Results (7 criteria and 20 characteristics)

These results are excellent, according to the results assessment in Figure 5-18.

The next step is the assessment of the process.

Management of Process (nine criteria)

Finally, we can analyze the last item in the BEST-tool, i.e. process format. Here we assess to what extent the process is fully described. More information would certainly be gained by an on-site visit (Figure 5-19).

About half of the characteristics are not described in the report. We could expect this finding because Loblaw is not aware of the requirements of the BEST-method.

Maturity of the Management of the Process

Next is an assessment of the maturity of the management of the CSR process at Loblaw.

We assign a score of 4 for the process of management of CSR at Loblaw. This is a good, working level for a successful organization (Figure 5-20).

Figure 5.18 Assessment of Results for CSR Loblaw case study.

Assessment of the Format of the Best Practice of Loblaw

The Best Practice report needs to fulfill a series of requirements, i.e. the format. This allows the reader to have a full and detailed picture of the Best Practice (Figure 5-21).

Summary of the Assessment of the CSR Loblaw Case Study and Conclusion

There are suggested improvement areas only for the process description and the case study format. This case study fulfills the criteria and characteristics of a Best Practice in a large part for the enablers (PDCA) and results.

Assessment of the management of the process of Loblaw's CSR Best Practice

Figure 5.19 Assessment of the management of the process of Loblaw's CSR Best Practice.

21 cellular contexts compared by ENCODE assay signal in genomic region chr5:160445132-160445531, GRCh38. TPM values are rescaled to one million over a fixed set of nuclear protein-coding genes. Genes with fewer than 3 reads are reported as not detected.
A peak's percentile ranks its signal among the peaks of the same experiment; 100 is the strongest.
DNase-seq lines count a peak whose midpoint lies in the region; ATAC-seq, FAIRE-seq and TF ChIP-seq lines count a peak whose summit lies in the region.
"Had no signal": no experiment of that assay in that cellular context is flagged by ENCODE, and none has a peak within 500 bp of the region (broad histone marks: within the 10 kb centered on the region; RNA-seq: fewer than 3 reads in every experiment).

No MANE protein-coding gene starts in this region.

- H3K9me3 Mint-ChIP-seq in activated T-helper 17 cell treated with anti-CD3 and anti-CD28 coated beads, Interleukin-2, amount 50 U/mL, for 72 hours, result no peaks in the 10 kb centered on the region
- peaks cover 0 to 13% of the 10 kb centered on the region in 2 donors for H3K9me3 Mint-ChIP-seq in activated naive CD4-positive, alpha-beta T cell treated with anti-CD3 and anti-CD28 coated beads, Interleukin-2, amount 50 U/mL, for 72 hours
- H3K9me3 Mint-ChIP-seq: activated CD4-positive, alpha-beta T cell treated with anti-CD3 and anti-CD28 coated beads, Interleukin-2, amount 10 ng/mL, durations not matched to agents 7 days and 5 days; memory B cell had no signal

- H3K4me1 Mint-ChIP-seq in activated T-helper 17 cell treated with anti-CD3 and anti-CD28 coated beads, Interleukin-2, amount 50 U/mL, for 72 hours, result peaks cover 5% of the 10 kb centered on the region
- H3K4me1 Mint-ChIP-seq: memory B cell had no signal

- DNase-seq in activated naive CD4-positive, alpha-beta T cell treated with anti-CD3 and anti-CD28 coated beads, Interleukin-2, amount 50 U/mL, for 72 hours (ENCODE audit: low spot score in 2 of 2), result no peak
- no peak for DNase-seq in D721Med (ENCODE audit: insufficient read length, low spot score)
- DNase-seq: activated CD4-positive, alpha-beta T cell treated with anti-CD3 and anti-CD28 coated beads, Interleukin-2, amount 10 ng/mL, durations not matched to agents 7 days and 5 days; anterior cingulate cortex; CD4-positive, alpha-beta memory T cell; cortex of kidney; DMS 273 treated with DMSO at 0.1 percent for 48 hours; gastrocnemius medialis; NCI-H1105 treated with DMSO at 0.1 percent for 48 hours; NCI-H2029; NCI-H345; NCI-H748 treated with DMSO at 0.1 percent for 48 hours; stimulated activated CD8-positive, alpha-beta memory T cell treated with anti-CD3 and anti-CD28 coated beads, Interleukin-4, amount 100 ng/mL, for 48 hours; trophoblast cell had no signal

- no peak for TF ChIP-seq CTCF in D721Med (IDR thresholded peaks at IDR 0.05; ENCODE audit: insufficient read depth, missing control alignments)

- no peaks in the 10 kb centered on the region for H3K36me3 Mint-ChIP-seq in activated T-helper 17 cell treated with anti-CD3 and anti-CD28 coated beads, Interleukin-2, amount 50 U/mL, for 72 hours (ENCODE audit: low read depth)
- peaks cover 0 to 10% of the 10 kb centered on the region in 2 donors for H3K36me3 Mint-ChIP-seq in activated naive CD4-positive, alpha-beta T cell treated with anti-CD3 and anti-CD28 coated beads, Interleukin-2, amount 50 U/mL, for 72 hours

It is impressive that Loblaw has already published 11 CSR reports. There is clear evidence of sustainability of the results.

This case study can be considered as a Best Practice. There is also a high probability that much more detail, interesting approaches, and corresponding results would be discovered through an on-site visit.

Good Practice

It is probable that a first assessment will identify characteristics with a 75% score and some with a 100% score. In that case the process owner has recognized a “good practice.” However, this assessment allows the process owner to make further improvements for those characteristics at the 75%

(or below) level.

Note:

With the aid of the BEST-method a company or process owner can prove the existence of a Best Practice for a subject like CSR. It is absolutely necessary, however, to keep in mind that the whole organization needs to be healthy, not only one process, i.e. a systematic achievement of excellent results for all stakeholders. The use of the BEST-method on a continuing basis across all key processes will drive system-wide improvement for organizational excellence.

Figure 5.20 Assessment of the maturity of the management of the process of CSR Loblaw's Best Practice.

The authors believe that it would be useful, after two concrete and real case studies, to give an example of an ideal case study where nearly all criteria of the BEST-tool are met. The Dream Hotel case study gives the reader an example of a “perfect” Best Practice case study. It follows all the criteria and characteristics required for a Best Practice process. Be aware that few if any real processes will achieve 100% adherence to the BEST-assessment model. If you are not interested in this didactic example, you can skip this case study and go to the next chapter.

Figure 5.21 Assessment of the description of the format of a Best Practice for Loblaw's management of Corporate Social Responsibility (CSR).

 
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